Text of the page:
Haunt / Long-Form Religious Porn / Angel Meat, Three books by Laura Lee Bahr

The story goes, Laura Lee Bahr wrote Haunt, didn’t know exactly what to do with it, asked writer John Skipp to read it, following which he founded Fungasm Press solely to publish it. (He’s since published other writers under this Eraserhead Press imprint.)

To put it inadequately, Haunt (2011) is like if J.G. Ballard’s The Atrocity Exhibition were a ghost novel. A woman named Sarah While has (probably) been killed. One of the suspects (we think) is a guy named Simon Would. And there’s a guy named Richard who is usually addressed in the second person. And the book has a Choose Your Own Adventure motif:

Does he…

Burn it?

—OR—

Bury it?

—OR—

Bring it?

I’ve read Haunt twice and still don’t know whether I can recommend it— though I plan on reading it again, which has to count for something. I think the novel is center-less—“center,” as in, “the center cannot hold,” the kind of center that we hope the universe has, which it probably doesn’t. So why should a novel be expected to have one? Because novels are supposed to bring order to an orderless universe, except when they’re not, which may be the centerless center of Haunt, and determining that one way or the other is why I’ll be giving it a third read.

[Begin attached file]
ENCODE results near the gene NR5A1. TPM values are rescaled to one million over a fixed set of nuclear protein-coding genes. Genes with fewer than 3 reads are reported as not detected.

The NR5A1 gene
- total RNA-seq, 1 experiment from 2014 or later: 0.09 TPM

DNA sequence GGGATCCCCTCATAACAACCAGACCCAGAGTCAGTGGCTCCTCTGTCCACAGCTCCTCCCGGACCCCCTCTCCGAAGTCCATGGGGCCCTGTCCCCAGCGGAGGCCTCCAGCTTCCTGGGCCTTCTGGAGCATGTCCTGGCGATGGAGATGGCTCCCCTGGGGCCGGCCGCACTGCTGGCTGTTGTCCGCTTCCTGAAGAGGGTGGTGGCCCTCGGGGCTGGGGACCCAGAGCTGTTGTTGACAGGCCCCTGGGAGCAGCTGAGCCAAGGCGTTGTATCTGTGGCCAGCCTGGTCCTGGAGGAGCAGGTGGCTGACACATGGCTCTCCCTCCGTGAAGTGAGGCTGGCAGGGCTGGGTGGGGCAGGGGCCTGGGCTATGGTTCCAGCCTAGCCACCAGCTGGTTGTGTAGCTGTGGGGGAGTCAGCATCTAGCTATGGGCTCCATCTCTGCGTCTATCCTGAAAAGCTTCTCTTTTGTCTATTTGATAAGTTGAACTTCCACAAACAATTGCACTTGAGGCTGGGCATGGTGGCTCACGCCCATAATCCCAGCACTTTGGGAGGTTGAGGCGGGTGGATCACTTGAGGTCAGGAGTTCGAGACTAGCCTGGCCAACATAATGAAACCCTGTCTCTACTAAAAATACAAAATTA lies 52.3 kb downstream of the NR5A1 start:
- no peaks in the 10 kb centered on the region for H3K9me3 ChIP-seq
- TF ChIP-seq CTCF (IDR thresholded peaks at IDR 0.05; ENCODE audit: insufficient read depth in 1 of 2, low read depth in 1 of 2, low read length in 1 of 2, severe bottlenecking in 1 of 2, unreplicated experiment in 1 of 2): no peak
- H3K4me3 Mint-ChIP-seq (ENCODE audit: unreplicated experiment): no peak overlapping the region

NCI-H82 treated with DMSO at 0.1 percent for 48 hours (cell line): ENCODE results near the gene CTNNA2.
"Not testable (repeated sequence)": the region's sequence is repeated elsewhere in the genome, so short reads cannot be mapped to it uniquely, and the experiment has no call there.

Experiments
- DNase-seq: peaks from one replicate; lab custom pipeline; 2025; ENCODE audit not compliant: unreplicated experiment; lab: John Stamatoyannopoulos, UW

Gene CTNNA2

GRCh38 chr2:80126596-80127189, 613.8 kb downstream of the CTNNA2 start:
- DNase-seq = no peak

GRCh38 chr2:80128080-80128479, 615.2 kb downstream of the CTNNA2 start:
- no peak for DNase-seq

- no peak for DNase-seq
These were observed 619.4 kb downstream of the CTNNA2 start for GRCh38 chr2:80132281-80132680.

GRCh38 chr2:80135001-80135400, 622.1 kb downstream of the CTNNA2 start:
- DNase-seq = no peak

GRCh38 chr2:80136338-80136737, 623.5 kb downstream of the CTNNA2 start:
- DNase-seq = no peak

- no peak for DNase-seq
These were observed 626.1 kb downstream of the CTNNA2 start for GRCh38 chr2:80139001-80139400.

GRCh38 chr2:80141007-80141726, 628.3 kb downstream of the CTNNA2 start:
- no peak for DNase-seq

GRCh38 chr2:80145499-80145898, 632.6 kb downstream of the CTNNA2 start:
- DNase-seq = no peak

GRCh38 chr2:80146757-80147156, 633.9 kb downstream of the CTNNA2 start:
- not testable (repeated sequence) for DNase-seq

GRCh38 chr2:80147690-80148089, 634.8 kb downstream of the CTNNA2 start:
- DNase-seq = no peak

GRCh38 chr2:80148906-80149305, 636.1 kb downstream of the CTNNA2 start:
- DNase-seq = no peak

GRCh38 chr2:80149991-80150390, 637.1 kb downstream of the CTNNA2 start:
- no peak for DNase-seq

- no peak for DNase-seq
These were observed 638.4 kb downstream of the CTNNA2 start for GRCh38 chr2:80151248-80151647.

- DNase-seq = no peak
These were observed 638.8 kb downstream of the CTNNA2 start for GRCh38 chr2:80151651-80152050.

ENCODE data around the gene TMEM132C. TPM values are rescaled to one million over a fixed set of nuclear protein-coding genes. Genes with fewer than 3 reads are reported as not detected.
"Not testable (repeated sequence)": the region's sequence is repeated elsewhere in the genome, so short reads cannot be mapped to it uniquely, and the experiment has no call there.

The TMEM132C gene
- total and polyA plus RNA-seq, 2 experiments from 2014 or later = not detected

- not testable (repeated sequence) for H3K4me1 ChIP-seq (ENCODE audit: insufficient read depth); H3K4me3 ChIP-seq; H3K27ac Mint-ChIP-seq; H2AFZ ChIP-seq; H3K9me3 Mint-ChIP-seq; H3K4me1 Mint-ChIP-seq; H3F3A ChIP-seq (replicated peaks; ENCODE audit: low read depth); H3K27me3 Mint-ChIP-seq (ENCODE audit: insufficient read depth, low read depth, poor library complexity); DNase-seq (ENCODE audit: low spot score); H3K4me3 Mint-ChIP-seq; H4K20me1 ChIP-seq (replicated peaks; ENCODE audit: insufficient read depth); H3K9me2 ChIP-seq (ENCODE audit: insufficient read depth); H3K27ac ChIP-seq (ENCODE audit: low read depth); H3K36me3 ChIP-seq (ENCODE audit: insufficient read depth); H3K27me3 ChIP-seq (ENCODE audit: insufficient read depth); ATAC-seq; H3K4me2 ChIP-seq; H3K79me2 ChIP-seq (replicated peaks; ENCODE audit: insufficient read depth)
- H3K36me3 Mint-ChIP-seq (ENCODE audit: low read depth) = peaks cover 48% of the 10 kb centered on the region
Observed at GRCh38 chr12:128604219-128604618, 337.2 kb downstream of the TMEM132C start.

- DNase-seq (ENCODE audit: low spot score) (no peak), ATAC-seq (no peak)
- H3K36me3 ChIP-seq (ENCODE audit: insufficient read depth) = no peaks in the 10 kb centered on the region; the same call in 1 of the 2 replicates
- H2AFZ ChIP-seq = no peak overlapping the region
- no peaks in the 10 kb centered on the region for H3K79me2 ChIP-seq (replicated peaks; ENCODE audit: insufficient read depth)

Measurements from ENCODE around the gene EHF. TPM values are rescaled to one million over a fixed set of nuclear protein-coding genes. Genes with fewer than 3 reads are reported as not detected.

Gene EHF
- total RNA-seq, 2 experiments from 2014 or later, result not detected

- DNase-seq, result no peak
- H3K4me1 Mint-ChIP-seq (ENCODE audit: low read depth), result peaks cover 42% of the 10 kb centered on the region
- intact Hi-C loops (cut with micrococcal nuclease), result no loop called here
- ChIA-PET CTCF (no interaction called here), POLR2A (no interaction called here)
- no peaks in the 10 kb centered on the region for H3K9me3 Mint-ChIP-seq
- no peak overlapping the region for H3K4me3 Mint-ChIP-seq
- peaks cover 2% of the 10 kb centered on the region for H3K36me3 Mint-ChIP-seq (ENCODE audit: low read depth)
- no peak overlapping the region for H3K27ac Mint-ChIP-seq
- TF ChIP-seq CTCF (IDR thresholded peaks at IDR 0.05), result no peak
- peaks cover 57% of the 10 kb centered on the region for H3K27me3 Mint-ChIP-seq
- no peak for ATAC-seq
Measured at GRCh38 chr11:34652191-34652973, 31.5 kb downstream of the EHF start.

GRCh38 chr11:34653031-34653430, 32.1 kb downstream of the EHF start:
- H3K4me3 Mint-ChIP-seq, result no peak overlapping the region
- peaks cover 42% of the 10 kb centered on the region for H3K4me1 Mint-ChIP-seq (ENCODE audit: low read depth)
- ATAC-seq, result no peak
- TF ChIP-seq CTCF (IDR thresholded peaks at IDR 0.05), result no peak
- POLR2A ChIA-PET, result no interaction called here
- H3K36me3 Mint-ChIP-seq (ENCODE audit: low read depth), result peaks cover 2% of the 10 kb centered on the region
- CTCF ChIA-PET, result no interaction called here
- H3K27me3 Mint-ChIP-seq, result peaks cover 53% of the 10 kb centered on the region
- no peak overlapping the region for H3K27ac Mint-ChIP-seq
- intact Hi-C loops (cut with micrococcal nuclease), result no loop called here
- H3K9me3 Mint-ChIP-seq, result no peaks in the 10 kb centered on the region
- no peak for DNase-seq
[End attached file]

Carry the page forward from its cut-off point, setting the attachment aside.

Long-Form Religious Porn (2015) does have a center, a gruesome sex-rooted double-murder, from and around which the realistic novel’s memorable characters pursue their lives in a Los Angeles I recognize as the one I live in—it’s The Great Los Angeles Novel, really, with chapters as sturdy and startling as your favorite short stories, but the outlaw sex scenes ensure the novel won’t get broader attention until Bahr has published a few more books.

Angel Meat (2016) is as thematically varied a book of short stories as a Harlan Ellison collection. It (weirdly) opens with a thought-provoking parable of positivity, and travels through horror, crime, science fiction, a traditional story of a young-ish person who’s hit the wall of life and has to figure out his next move, and a moving, presumably autobiographical first-person story (essay?) about traveling to a family reunion. With that last story, it’s like she’s coming out from the forbidden castle and introducing herself.

I have to direct particular attention to Angel Meat’s two science fiction stories, “Blackout in Upper Moosejaw” and “The Cause”—they both seem to take place in the same future where people have to adjust to the priority of automation—a theme, of course, that science fiction has been exploring since its beginnings, and Bahr’s takes on it holds their own with the genre’s best. –Jim Woster (Fungasm Press, fungasmpress.com)

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